The adrenal glands on top of our kidneys produce a modest amount of testosterone. However, our testicles produce the majority of it (95 percent).
Our testicles make T in a way that mimics a Rube Goldberg machine, only instead of mice and desk fans, our bodies utilize hormones to speed up the process. The following is a simplified description of the complicated mechanism by which our testicles produce testosterone.
1. The entire process starts in our heads. Our hypothalamus secretes gonadotropin-releasing hormone when it recognizes that our bodies need more testosterone. The gonadotropin-releasing hormone travels to the pituitary gland, which is located at the back of our brain.
2. When the gonadotropin-releasing hormone is detected, the pituitary gland produces two hormones: 1) follicle-stimulating hormone (FSH) and 2) luteinizing hormone (LH). On the motorway that is our bloodstream, the FSH and LH catch a trip down to our testicles.
3. When FSH and LH reach our testicles, they instruct them to perform two distinct functions. FSH encourages the Leydig cells in our testicles to produce more testosterone, whereas LH increases sperm production.
4. Our testicles’ Leydig cells turn cholesterol into testosterone via a complicated process that I won’t even bother to explain. Cholesterol, after all, is a component of testosterone. The cholesterol floating around in our blood from the bacon and eggs we ate in the morning provides the majority of what Leydig cells need to create T. Our testicles may make a little amount of cholesterol if there isn’t enough in our blood for the Leydig cells to convert it to testosterone. However, depending too much on cholesterol created by our non-almond nuts may prevent our Leydig cells from making T. Those eggs must be consumed!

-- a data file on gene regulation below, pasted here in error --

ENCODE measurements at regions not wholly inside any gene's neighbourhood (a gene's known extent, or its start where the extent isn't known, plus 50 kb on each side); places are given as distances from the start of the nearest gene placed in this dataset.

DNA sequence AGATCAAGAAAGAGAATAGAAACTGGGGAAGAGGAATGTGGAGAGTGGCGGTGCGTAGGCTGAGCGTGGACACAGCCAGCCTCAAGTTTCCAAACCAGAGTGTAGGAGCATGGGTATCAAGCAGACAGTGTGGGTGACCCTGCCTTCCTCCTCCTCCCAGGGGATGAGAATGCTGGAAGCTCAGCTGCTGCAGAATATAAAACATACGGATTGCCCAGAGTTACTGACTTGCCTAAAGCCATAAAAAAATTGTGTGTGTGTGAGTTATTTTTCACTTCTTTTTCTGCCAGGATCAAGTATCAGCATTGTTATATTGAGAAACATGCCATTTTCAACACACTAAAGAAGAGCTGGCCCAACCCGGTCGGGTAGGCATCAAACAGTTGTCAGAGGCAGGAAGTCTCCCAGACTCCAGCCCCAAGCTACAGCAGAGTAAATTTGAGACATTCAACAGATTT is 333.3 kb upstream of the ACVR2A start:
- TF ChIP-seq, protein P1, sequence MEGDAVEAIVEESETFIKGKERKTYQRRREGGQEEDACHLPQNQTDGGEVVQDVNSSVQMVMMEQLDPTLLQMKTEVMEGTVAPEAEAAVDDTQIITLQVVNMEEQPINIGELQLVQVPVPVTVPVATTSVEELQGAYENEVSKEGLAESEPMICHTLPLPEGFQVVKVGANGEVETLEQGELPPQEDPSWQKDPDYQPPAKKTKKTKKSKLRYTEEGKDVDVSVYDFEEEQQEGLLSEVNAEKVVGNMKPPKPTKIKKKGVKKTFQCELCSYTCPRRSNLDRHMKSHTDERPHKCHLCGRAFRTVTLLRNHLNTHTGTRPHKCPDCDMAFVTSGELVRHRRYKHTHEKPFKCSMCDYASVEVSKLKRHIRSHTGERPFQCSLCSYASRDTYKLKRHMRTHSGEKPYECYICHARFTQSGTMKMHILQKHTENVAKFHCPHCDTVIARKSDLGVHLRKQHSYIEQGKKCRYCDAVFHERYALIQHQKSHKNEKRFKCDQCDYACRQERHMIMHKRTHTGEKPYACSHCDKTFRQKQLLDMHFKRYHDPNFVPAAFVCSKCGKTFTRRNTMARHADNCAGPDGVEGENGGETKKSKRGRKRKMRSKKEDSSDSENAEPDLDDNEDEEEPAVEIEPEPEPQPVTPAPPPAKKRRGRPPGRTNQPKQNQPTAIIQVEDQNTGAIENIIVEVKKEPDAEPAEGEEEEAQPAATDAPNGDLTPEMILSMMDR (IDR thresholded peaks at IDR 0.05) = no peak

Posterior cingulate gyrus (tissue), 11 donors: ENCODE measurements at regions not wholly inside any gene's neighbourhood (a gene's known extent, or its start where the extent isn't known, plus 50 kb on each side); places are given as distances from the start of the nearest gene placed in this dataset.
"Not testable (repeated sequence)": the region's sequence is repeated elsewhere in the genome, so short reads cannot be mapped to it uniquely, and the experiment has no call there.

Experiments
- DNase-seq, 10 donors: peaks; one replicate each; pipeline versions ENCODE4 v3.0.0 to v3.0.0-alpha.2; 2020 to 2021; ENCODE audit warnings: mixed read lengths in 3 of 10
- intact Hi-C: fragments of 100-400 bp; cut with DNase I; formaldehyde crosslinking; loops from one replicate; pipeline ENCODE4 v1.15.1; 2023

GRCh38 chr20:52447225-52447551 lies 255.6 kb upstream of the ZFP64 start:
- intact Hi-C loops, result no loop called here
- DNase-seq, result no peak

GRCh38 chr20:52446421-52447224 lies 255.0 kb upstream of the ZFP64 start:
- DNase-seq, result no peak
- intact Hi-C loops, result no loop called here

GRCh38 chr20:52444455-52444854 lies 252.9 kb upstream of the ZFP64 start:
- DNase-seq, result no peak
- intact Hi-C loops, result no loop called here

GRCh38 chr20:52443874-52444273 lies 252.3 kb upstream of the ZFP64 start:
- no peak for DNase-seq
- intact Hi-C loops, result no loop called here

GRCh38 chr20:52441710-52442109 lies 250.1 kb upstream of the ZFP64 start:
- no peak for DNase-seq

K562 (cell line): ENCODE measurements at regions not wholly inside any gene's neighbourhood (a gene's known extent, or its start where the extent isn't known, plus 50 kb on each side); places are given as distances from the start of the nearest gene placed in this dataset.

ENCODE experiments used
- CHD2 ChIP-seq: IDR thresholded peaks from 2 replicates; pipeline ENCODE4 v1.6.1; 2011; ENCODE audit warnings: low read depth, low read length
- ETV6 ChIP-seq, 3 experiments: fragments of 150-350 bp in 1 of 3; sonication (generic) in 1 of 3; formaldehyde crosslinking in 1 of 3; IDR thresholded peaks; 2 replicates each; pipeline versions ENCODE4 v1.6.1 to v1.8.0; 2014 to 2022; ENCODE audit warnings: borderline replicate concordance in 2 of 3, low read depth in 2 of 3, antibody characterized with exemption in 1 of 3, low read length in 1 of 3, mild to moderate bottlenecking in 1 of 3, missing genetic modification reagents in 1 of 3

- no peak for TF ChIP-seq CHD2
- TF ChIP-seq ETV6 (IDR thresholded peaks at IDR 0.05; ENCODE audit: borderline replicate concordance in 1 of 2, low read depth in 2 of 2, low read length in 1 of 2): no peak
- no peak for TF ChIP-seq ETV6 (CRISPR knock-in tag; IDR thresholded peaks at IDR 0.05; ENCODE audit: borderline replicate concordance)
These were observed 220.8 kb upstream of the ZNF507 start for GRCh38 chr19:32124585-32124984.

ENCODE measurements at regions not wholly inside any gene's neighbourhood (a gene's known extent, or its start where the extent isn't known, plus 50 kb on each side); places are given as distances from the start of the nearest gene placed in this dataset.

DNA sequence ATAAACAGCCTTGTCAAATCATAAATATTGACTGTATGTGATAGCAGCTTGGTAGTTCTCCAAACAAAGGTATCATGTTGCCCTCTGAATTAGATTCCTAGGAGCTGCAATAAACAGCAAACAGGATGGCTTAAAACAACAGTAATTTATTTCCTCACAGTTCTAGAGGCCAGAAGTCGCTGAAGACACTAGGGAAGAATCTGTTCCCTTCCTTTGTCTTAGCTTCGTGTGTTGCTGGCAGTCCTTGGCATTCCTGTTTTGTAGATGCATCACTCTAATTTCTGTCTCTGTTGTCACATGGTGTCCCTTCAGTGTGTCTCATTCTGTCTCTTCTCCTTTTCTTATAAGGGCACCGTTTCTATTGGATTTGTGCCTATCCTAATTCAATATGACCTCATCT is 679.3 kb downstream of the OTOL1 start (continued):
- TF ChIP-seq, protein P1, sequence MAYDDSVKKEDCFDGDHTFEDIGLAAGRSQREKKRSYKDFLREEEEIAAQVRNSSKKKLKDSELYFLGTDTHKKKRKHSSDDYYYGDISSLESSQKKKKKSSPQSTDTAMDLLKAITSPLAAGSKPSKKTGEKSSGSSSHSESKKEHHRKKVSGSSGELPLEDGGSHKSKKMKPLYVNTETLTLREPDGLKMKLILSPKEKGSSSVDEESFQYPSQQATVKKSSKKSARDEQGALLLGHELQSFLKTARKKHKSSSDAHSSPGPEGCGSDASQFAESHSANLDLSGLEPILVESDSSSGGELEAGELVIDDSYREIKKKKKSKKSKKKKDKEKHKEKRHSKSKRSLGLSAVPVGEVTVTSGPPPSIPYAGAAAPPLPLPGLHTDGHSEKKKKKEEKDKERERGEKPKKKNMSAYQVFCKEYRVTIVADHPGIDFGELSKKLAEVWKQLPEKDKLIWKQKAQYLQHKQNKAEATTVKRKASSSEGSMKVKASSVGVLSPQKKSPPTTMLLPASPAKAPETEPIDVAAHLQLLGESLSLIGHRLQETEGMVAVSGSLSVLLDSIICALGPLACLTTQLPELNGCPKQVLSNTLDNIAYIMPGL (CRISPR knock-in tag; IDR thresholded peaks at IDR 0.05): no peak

5. T is generated and then returned to our circulation. The majority of it binds to SHBG and albumin and becomes physiologically inactive. The tiny fraction of us who are still free and untethered circulates and begins to man up our thoughts and bodies. When our hypothalamus detects a sufficient amount of T in our blood, it instructs the pituitary gland to stop secreting LH, causing our testicles to reduce T production.
And that, my friends, is how testosterone is produced (approximately). For those visual learners, here’s a flowchart of the process:
Wikipedia is the source of this information.
As you can see, our bodies’ production of T is a complicated process. Because of its intricacy, there are several ways for it to go awry and for our levels to decline. You’ve undoubtedly come up with several elements that impact T levels just from reading about how it’s created. On Thursday, we’ll go through it in further detail. Everything was completed on schedule.
Tomorrow, we’ll look at what constitutes a “normal” testosterone level and the various methods for testing testosterone.
Stay macho till next time.
Series on Testosterone Week: Men’s Declining Virility and the Importance of T The Advantages of Having a Healthy Testosterone Level A Quick Overview of the Production of T How to Measure Your T and What Is a “Normal” Testosterone Level How I Naturally Doubled My Testosterone Levels and How You Can Too
Testosterone is produced by the testes in men. The testes produce testosterone, which then travels to the bloodstream and is carried around the body. Reference: testosterone is produced by which gland.